Hurston views the greatest of this alteration as the usage of metaphors and similes ( that’s a rope ) . the dual descriptive ( high-tall ) . verbal nouns ( funeralize ) and nouns from verbs ( she won’t take listen ) . Hurston argues that whatever African-Americans do in misdemeanor to the normality of life he beautifies. Writer and dance partisan commented in Brenda Gottchild’s book “African-Americans blend the impossible and create beauty” ( Gottchild 14 ) . “This beautification. this revisioning is so accepted by white Americans and assimilated into their vernacular” ( Hurston 301 ) .

The impact of “Asymmetry. ” “Dancing” and “Folklore” are discussed as the following three features of Negro look. In “Asymmetry” Hurston looks into African art and remarks that the sculpture and carvings of the Afro-american creative person are full of beauty and at the same clip deficiency symmetricalness. Additionally. she sees this characteristic encompassing literature. poesy and dance.

Hurston provinces “It is the deficiency of symmetricalness which makes Negro dancing so hard for white terpsichoreans to learn” ( 297 ) . Gottchild concurs with Hurston saying “Movement may emanate from any portion of the organic structure. and two or more centres may run at the same time. ” For illustration. Afro-american dance may look hard at times but most airss give the feeling that the terpsichorean will make much more. In most art forms the Afro-american is non seeking to make all that is imaginable. he is simply giving a realistic suggestion of what is possible.

Nothing shows what is possible more than African-Americans willingness to accommodate folklore to accommodate his ain usage. While most people view folklore as a thing of the yesteryear. Hurston examines folklore as something “still in the making” and negotiations about the cultural functions of God. the Devil. John Henry and Jack. the greatest civilization hero of the South. In the model of her narrative Jack has the ability to outwit the Devil when it seems that “God is perfectly no lucifer for him” ( Hurston 299 ) . Jack’s ability to overreach the Devil places him in the company of other outstanding civilization icons. To this terminal. Hurston is able to demo that African folklore is non plants of imitation but invention. By acknowledging the features of Negro look. Hurston identifies in her essay an apprehension that if black creative person are to hold anything in their ain image and harmonizing to their ain positions. African-Americans will hold to hold a say in which dramas. dances. and folklore are in those images.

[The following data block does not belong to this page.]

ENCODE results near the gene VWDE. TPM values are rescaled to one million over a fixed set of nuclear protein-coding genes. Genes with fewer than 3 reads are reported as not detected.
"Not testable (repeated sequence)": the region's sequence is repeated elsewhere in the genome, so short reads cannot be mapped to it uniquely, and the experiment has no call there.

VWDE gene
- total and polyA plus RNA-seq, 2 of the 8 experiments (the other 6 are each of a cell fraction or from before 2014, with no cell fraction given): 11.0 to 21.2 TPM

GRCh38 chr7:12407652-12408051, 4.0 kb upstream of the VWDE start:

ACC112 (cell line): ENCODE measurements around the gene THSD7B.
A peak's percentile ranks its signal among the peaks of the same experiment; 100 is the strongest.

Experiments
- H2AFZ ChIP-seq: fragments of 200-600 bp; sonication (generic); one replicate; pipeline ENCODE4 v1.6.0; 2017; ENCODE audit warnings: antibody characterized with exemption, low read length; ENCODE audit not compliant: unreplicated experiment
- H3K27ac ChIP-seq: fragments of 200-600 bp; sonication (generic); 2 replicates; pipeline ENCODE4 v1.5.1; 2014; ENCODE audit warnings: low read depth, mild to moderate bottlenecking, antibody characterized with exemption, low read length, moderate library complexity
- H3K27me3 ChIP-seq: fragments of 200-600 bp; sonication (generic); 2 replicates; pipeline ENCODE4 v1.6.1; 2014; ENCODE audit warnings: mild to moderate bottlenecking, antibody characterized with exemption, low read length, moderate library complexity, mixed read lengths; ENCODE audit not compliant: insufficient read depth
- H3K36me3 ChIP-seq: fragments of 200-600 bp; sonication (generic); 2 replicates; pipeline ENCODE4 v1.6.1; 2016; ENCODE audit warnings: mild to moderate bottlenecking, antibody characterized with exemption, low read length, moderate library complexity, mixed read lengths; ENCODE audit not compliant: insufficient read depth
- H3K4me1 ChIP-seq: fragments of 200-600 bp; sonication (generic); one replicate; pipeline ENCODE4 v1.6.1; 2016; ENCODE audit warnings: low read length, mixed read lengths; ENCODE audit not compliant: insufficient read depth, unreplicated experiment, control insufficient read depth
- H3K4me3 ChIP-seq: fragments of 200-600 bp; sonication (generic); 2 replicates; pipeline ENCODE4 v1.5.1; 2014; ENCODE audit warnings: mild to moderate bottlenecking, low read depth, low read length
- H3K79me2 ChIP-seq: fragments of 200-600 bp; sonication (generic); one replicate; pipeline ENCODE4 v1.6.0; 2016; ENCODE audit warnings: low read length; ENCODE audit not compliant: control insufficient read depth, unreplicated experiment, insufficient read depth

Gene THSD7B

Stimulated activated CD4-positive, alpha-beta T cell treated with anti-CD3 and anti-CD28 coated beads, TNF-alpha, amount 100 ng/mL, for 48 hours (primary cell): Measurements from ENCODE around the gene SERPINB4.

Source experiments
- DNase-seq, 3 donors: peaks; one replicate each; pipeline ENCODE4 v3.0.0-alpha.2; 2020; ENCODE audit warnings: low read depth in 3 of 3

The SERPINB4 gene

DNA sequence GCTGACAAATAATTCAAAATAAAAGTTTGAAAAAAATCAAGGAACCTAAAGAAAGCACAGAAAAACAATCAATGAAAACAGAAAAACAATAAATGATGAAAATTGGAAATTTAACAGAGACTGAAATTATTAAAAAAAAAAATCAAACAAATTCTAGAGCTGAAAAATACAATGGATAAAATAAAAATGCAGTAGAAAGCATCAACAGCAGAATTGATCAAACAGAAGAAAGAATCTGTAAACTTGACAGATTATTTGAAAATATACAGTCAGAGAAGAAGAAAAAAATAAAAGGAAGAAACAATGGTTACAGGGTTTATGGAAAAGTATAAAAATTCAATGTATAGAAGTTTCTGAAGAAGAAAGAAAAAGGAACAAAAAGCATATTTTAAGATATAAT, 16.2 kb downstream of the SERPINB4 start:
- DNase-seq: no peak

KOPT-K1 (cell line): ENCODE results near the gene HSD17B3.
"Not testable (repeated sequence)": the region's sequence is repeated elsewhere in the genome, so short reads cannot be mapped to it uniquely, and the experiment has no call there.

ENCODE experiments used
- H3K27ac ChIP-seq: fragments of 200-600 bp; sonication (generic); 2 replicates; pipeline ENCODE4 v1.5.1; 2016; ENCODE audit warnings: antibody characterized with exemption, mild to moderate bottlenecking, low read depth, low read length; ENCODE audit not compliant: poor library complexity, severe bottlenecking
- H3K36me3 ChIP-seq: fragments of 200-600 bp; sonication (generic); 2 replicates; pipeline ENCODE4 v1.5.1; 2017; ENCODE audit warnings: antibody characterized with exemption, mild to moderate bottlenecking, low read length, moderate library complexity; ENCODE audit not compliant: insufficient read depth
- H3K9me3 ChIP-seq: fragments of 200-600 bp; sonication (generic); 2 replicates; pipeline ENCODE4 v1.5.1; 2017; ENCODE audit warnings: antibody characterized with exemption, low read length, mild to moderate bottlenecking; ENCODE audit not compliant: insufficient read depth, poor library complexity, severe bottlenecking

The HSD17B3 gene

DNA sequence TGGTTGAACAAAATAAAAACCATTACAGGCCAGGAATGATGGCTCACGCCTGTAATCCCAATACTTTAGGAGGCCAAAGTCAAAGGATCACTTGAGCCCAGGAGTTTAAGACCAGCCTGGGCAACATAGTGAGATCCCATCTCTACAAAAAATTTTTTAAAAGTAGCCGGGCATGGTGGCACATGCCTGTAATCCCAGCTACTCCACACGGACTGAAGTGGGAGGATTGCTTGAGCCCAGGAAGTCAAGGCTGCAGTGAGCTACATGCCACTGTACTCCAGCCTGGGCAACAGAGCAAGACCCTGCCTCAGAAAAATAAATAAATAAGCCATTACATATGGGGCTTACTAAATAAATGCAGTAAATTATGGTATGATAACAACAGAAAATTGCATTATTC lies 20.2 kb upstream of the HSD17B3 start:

The concluding features that Hurston focuses on are: “Originality. ” “Imitation. ” “Absence of the Concept of Privacy” and “The Jook. ” Harmonizing to Hurston the African-American is the most copied person on the face of the planet yet it is still said that he lacks originality. His art. music. dramas and manner are topics of scrutiny and commodification. Hurston argues. “While he lives and moves in the thick of white civilisation. everything he touches is reinterpreted for his ain use” ( Hurston 310 ) . In footings of “Imitation” the African-American is non an impersonator but a copier. If he chooses to copy. it is because he wishes to and non because he wished to be like the one imitated. Historically. there is no “Concept of Privacy” in the African small town. So it is believed that African-Americans kept nil secret. Therefore he keeps nil in modesty and every facet of his life is shared with his communal and biological household.

Hurston’s essay is of import because while bordering the architecture of the disregarded African-Americans in the South. she retells the narration of the African work forces and adult females which sought to be original in every signifier of art. She provides her readers with a true representation of the societal features of the Afro-american civilization in the South. Hurston straight puts them in the unfastened for all to review. Hurston’s essay gives the reader a clear image of African-Americans life in the South during the Harlem Renaissance. every bit good as. their disregarded individuality and connects their traits neatly to many African art genres we see today.